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Egypt cancels football season over unrest

FA cites security concerns, but declared champions Al Ahly and Zamalek African Champions match may still go ahead.

Last Modified: 13 Jul 2013 11:44
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Riot police have been present at Zamalek matches during this past season after the Port Said tragedy [Reuters]

The Egyptian football league has been cancelled for a second season amid security fears over continued unrest in the countrty.

The premier domestic league was already suspended indefinitely, after the removal of Mohamed Morsi as President – just weeks short of it’s culmination.

Al Ahly and Zamalek were declared champions because they were top of their respective nine-team groups.

Cairo's two top clubs were due to play an African Champions League match in nine days' time. However, that match was still expected to go ahead.

The Egyptian Football Association (EFA) held a meeting with all the clubs to discuss the future of the league and they issued a written statement on Thursday saying they had asked the interior ministry to advise on the security situation.

Hassan Farid, EFA vice president, had earlier spoken of his desire to complete the league, but he said that security and the interests of Egypt was more important.

"Egypt at the moment need to unite all its sons," Farid said in a written statement on the website.

Spectators crushed

Last season was cancelled because of the stadium tragedy in the northern city of Port Said, in which 74 spectators were killed and hundreds more were injured.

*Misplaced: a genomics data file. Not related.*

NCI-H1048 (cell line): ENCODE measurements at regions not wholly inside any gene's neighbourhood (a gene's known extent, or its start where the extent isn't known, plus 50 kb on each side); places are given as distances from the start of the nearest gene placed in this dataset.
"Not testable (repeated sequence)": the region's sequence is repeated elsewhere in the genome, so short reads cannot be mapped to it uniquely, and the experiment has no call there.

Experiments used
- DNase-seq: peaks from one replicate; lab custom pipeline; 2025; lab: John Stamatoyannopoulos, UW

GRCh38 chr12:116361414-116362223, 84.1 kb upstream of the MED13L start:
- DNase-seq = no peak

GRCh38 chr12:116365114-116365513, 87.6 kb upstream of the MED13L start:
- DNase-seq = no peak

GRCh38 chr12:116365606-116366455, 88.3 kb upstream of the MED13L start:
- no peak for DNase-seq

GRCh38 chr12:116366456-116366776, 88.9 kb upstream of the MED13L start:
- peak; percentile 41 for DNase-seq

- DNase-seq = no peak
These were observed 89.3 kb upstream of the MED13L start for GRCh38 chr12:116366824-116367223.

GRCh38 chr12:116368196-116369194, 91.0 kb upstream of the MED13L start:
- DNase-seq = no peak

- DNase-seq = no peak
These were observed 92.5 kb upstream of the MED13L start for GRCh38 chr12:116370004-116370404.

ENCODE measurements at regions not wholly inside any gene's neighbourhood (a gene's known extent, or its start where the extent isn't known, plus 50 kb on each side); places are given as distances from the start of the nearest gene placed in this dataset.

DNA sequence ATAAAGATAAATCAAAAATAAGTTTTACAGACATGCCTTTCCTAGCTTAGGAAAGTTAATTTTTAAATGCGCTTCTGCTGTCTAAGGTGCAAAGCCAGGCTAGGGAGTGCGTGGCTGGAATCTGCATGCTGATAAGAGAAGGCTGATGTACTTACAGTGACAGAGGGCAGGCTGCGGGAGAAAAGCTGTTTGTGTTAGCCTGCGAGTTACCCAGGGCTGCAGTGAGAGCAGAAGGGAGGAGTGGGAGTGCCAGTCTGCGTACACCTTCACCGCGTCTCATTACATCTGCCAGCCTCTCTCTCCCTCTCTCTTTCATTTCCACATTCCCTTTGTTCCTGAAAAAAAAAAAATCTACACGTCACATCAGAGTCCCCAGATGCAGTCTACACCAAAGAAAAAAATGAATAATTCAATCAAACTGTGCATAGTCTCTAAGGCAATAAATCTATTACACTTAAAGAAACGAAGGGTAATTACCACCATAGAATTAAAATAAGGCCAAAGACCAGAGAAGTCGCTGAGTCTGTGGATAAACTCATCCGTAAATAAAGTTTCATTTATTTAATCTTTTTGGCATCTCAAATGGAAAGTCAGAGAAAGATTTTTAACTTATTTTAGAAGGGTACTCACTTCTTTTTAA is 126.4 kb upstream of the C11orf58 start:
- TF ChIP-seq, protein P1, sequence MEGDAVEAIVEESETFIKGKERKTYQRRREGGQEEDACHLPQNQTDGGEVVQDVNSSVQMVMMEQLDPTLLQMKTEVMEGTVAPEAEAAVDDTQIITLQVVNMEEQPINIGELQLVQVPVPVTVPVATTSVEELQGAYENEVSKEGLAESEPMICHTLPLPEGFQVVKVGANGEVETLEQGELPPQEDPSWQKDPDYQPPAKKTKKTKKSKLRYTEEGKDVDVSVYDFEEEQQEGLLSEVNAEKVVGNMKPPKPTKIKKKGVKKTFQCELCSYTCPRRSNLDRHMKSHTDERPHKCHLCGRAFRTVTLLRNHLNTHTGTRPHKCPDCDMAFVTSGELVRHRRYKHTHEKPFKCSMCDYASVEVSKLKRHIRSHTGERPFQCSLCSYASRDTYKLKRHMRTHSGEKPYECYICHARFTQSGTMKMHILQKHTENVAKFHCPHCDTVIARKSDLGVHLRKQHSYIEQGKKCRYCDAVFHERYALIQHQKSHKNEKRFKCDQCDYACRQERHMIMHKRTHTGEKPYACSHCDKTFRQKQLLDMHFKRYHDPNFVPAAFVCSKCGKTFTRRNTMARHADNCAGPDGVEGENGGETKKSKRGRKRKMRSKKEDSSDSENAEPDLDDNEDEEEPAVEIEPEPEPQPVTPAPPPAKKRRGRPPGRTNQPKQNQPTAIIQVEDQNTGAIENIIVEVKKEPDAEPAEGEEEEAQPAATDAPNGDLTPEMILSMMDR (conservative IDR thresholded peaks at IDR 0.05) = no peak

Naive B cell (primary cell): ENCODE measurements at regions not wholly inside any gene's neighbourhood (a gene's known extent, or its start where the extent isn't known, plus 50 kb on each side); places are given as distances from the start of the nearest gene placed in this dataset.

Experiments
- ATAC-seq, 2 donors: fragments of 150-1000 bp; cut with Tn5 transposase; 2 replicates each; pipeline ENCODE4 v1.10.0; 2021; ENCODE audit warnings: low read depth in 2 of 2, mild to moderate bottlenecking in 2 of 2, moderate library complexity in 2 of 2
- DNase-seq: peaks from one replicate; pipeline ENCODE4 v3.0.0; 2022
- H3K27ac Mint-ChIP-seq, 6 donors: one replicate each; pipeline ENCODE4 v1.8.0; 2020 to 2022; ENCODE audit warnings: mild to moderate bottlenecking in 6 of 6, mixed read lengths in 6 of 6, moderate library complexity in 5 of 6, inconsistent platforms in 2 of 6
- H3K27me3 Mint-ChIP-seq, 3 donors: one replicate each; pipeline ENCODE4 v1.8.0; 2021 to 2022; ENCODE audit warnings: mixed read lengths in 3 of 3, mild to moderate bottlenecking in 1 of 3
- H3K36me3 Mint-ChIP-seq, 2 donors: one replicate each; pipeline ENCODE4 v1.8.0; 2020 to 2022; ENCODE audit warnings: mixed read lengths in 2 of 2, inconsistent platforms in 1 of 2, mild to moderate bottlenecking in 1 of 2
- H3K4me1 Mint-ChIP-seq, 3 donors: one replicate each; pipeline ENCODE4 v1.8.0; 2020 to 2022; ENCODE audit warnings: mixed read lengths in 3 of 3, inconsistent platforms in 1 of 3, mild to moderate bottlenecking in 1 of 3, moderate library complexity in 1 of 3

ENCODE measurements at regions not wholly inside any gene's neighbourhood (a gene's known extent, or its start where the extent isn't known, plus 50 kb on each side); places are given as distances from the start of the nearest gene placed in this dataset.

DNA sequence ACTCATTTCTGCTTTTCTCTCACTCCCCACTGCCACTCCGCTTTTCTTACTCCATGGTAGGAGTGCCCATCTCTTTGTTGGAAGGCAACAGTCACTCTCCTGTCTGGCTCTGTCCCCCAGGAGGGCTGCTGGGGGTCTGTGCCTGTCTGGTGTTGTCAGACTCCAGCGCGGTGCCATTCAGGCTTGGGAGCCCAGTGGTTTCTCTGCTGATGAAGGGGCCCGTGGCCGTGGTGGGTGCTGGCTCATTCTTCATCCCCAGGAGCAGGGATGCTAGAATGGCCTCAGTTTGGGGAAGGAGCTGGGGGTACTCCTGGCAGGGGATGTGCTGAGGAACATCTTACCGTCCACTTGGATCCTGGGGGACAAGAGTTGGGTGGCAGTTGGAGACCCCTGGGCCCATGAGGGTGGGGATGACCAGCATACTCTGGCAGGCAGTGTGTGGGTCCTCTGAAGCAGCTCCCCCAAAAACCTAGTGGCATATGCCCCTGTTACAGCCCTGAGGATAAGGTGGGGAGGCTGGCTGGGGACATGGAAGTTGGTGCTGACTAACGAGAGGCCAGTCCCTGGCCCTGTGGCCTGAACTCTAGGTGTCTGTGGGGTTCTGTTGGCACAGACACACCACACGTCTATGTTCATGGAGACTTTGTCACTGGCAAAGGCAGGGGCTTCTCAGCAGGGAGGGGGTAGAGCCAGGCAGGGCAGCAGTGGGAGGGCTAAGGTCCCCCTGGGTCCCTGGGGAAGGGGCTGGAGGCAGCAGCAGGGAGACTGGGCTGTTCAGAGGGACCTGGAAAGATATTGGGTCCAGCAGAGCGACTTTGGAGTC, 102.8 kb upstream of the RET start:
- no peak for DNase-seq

Many of the victims had died in a crush of people at the stadium as fans clashed as soon as the referee blew the final whistle after the February 2012 match, which saw home team al-Masry beat Cairo's al-Ahly 3-1.

Spectators were crushed when panicked crowds tried to escape from the stadium after a pitch invasion by supporters of Al-Masry.

Two senior policemen - the former head of police security General Essam Samak and Brigadier General Mohammed Saaed - were sentenced to 15 years in prison. Saaed had the keys to the stadium gates, which were locked at the time of the riot.

Witnesses have said that police deployed at the stadium were passively staying on the sidelines and did not interfere to stop the violence.

In March, there was another deadly riot over the stadium tragedy.

Al-Ahly fans, angered by the acquittal of seven police officers, set fire to a police officers' club and the football federation's headquarters in the capital angered by verdicts over last year's deadly stadium riots.

Hundreds of people also took to the streets in Port Said to protest against a Cairo court's upholding of the death sentences of 21 fans accused of sparking the riots that left 74 people - most of them Al-Ahly supporters - dead.

The death sentences, passed on January 28, were a flashpoint for protests across the country.

 

 

 

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Source:
Al Jazeera and agencies
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